Health and Wellness Newsroom
Two Events to Bring Colon Cancer Screenings to Lower-Income Uninsured
Thursday April 17, 2014
Two upcoming events will bring colon cancer screenings to lower income men and women.
The Shawnee Christian Healthcare Center will distribute home Fecal Immunochemical Test (FIT) tests to program eligible people on Wednesday April 16 from 3:30 – 5:00 p.m. and on Friday April 25 from 12:00 – 4:00 p.m. at 234 Amy Ave. Those testing positive on the FIT tests will be eligible for free follow up colonoscopies. No registration is required.
Eligibility criteria for the program are:
- Income must be at or below 250% of the federal poverty level ($27,825.00 annually for an individual)
- Person must be age 50 – 64 years. African Americans should begin screening at age 45. Other factors, such as family history, may also lower the screening age
- Person must be uninsured
- Person must be a resident of Kentucky and a U.S. citizen or a legal resident alien
The outreach events are an initiative of the Colon Cancer Screening Program, a public-private partnership to make colon cancer screening available to uninsured lower income individuals. The partnership consists of the Louisville Metro Department of Public Health and Wellness, the Kentucky Cancer Program, the Shawnee Christian Healthcare Center, Family Health Centers and the Colon Cancer Prevention Project.
Louisville area hospitals are making their facilities available for the project through the Surgery on Sunday program and Braintree Laboratories is donating colonoscopy prep kits.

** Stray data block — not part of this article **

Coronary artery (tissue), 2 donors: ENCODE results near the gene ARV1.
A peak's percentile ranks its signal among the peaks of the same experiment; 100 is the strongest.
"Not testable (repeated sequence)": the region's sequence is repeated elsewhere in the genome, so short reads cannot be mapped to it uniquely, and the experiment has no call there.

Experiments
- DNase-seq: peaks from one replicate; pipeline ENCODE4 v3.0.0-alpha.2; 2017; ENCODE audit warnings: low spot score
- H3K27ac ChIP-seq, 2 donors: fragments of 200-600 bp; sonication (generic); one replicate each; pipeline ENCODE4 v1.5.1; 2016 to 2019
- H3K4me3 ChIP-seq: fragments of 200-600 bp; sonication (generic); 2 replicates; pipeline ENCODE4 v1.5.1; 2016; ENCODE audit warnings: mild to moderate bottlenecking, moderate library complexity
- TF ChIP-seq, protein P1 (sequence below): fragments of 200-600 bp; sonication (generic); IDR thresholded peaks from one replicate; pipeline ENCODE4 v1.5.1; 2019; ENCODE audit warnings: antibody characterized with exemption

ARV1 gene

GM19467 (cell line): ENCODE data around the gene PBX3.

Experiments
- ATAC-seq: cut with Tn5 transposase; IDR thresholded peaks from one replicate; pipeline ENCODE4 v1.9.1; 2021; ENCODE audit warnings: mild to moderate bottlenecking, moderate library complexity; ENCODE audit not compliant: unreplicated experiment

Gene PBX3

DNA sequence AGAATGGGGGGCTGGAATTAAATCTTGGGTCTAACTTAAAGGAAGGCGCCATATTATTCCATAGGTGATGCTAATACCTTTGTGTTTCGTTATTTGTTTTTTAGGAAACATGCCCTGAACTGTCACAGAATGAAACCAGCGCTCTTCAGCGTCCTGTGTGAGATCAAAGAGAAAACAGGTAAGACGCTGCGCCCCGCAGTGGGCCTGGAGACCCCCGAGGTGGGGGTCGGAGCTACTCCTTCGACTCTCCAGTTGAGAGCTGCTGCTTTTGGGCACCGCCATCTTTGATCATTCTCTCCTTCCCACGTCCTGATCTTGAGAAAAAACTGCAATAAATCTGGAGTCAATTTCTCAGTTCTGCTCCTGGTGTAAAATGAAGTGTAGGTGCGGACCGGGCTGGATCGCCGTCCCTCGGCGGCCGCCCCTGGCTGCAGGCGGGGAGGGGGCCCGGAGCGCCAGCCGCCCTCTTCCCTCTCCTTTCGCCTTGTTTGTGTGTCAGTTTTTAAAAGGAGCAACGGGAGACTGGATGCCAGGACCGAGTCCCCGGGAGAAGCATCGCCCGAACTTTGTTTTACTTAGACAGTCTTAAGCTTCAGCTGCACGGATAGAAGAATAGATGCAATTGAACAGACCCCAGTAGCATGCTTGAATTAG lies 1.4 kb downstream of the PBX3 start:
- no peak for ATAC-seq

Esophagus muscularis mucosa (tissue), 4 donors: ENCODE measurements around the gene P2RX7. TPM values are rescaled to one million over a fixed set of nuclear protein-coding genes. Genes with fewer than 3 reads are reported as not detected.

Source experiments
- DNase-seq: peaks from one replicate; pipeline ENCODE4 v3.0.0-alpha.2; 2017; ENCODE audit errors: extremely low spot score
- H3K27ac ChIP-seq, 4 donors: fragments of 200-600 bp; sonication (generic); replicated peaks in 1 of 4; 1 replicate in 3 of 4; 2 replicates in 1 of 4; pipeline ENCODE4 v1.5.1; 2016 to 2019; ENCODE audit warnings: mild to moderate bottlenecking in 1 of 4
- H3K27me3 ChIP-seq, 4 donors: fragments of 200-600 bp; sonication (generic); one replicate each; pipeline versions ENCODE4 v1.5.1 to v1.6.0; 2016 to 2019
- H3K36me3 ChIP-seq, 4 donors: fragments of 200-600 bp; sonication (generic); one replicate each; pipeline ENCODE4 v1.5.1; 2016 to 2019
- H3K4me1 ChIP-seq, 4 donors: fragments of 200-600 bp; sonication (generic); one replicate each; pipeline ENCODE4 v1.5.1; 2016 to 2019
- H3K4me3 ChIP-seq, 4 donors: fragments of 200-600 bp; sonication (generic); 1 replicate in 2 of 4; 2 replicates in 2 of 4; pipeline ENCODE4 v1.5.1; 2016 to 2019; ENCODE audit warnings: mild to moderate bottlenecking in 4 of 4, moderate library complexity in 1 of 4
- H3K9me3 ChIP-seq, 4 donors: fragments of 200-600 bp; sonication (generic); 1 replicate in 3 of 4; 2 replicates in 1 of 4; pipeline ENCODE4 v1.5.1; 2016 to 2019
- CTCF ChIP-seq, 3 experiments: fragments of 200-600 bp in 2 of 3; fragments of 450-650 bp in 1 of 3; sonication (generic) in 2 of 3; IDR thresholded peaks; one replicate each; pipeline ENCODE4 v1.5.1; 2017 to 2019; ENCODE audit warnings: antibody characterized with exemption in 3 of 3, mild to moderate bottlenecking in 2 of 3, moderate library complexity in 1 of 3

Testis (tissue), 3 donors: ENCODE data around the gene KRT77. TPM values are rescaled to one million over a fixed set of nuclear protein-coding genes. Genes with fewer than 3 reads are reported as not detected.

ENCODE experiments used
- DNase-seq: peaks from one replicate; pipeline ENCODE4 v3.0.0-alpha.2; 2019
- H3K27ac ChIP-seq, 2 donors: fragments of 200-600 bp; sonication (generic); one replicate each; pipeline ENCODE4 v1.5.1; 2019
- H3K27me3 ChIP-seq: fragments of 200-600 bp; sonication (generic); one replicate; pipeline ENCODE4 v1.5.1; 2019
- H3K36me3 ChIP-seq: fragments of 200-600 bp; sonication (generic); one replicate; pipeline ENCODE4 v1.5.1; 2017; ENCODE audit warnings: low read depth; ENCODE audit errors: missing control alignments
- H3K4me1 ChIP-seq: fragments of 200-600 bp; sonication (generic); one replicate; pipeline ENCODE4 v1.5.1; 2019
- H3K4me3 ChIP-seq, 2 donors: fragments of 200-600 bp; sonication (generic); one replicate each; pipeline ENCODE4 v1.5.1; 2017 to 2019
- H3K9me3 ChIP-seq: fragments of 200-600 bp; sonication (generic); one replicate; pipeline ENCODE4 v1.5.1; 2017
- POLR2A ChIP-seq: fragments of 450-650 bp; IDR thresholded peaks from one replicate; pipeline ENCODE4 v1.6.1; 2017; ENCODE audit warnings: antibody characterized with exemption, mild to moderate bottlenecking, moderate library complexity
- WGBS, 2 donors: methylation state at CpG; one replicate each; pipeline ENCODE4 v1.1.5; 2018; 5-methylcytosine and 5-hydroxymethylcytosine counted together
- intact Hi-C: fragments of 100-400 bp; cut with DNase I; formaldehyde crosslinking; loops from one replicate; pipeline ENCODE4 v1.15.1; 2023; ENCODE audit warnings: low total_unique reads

The Metro Department of Public Health and Wellness oversees the program. “In Healthy Louisville 2020: Creating a Healthier Louisville – our community-wide agenda for improving health – we have a goal of decreasing the incidence and death rates for all cancers in Louisville,” said Public Health and Wellness director Dr. LaQuandra Nesbitt. “According to the Centers for Disease Control and Prevention, of cancers affecting both men and women, colon cancer is the second leading cancer killer in the United States.”
“Yet few cancers are as easily preventable as colon cancer, she added. “Removing precancerous growths – polyps - from the colon prevents the development of colon cancer. So it’s important that people get screened.”
According to the National Institutes of Health, colon cancer is 90% curable if caught early. If everyone aged 50 years or older had regular screening tests, at least 60% of deaths from colon cancer could be avoided. Kentucky ranks 4th in the nation in colon cancer deaths. In Louisville, more African Americans die of colon cancer than whites.
For more information about these events or free colon cancer screenings call the Shawnee Christian Healthcare Center at 778-0001 or the Kentucky Cancer Program at 852-6318.